Rosalie Smith could in one sense be arguably the most unlikely Miss Wisconsin in history.
Most pageant participants train for pageants, sometimes winning qualifying pageants in multiple years. Most participants don’t get asked just before a qualifying pageant to enter so the event has enough participants.
But just before the qualifying Miss New Berlin contest, Smith, then a freshman at UW–Milwaukee from Waukesha, was called by her high school portrait photographer.
“They needed one more contestant to make the pageant happen — they needed five — and they had only four,” said Smith, who was studying for a chemistry exam. Upon getting the text, Smith’s response was: “LOL.”
The fifth of five contestants ended up winning Miss New Berlin, then went to Oshkosh for the Miss Wisconsin Pageant June 17–20, one of 26 contestants.
Despite being ill all week, Smith won the Health and Sciences Award, the Jean L. Anderson Evening Wear Award, and the preliminary Talent Award by dancing,
something she’s done since she was 3 years old. She performed a contemporary lyrical dance to Beyonce’s “Heaven,” in tribute to her brother, the namesake of her platform, Colin’s Crusade, on addiction and recovery.
“There was that hope in my head, but I thought I’d need to compete a couple more years,” she said. “And then everything happens for a reason.”
Smith won Miss Wisconsin, competing in the Miss America Pageant in Atlantic City, N.J., last September, earning more than $15,000 in scholarships. She has spent time since making more than 100 public appearances and promoting Colin’s Crusade, which brought her to Iowa–Grant High School Thursday.
Iowa–Grant is one of 20 schools Smith has visited so far this year “due to the fact that the schools need to have funding.” Smith’s appearance was funded by Windmill Citgo of Montfort, which hosted Smith later on Thursday.
“It’s been a lot of fun — crazy because a lot of places I’ve never been to, and I get lost,” said Smith. “I go to small towns more than big towns.”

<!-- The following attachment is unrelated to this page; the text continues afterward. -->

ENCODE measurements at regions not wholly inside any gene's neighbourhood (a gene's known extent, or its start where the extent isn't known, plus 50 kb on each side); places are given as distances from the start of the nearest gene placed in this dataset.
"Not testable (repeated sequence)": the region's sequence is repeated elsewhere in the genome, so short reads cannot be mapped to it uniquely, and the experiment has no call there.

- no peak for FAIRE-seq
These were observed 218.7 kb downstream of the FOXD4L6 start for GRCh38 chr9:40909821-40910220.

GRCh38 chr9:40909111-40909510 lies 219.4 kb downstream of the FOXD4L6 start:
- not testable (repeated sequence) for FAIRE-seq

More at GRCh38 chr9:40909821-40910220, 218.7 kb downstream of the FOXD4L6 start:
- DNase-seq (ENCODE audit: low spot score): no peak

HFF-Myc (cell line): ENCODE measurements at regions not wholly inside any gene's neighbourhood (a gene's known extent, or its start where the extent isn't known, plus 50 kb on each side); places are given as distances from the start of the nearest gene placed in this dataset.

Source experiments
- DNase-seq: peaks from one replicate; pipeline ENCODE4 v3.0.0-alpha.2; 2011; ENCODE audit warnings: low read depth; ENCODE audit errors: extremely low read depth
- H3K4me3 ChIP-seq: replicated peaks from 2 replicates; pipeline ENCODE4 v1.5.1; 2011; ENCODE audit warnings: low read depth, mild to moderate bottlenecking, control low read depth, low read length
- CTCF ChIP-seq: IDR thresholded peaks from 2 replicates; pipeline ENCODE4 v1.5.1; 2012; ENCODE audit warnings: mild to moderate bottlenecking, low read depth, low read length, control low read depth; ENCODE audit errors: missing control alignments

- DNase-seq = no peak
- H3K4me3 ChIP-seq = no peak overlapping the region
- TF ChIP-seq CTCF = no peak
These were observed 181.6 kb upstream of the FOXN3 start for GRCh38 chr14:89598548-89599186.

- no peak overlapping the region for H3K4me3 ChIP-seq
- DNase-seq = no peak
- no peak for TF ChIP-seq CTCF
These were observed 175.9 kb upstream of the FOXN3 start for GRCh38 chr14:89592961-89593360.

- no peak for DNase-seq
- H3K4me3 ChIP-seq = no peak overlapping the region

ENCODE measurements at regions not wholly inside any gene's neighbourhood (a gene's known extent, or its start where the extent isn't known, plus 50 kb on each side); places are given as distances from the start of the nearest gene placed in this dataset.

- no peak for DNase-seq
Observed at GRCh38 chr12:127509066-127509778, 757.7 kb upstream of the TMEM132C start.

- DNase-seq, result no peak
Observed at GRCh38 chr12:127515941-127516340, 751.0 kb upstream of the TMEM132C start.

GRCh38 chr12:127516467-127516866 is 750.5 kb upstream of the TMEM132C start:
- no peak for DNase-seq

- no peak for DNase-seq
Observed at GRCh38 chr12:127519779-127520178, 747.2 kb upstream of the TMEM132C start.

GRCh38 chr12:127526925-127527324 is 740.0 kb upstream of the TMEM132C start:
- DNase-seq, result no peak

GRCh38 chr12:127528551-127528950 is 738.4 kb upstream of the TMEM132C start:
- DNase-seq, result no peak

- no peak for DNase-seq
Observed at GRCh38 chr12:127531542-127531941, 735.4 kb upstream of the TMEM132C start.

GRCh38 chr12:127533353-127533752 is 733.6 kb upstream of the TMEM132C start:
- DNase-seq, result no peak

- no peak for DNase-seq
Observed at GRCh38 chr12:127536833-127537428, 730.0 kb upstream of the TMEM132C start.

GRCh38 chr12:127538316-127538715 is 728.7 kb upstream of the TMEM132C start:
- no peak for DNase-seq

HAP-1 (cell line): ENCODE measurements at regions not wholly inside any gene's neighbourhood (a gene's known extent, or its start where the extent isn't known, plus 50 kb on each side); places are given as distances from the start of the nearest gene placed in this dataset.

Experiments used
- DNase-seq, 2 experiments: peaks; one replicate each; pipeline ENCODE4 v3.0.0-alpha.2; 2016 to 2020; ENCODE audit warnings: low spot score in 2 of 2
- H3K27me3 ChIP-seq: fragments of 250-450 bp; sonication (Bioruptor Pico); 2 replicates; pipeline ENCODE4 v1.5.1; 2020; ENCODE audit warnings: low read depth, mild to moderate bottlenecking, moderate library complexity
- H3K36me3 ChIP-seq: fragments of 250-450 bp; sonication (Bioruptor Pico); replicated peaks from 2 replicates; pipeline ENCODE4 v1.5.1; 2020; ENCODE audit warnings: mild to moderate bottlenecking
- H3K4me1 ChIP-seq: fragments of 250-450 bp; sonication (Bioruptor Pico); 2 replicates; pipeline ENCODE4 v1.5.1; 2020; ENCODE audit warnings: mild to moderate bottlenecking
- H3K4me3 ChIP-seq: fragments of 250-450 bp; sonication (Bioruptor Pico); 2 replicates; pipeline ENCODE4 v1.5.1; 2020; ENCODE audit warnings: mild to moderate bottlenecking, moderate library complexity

Colin was Smith’s older half-brother, one of the 10 percent of Americans who get addicted to drugs. Of those, 11 percent get treatment, leaving 2.3 million untreated, Smith told students.
“He was so smart and so talented,” she said. “He could play any instrument he put his mind to,” and spoke four languages.
Colin’s friends liked to party, and so did Colin, who despite a 4.0 grade point average “still wasn’t making the best life decisions,” she said. Occasional drinking became daily drinking, and then “he was operating at a blood alcohol level that would kill me.”
Colin collapsed with no heartbeat at a movie theater. He was revived and spent five days in detox. He recovered, went to college in Boston, and had a lucrative job lined up after graduation. But when he returned to Wisconsin, Colin’s friends returned to him. He went out with them, and was found alone, dead.
“If you have an addiction, you have an addiction for life,” she said. “One night didn’t kill him, but the weekend sure did — a weekend-long binge.
“Even though he s gone, he’s still my role model. He traveled 18 months of sobriety, hoping his life would be over because he craved that addiction.”
Smith has started Colin’s Fund — with the acronym Centered On Living In Need — to raise money to fund treatment.
“If I make poor decisions over and over again, I’m going to end up like Colin,” said Smith.
She advised students to “choose peers wisely. … anything can happen at any point without the buddy system,” and if needed, “lose shame and seek help.”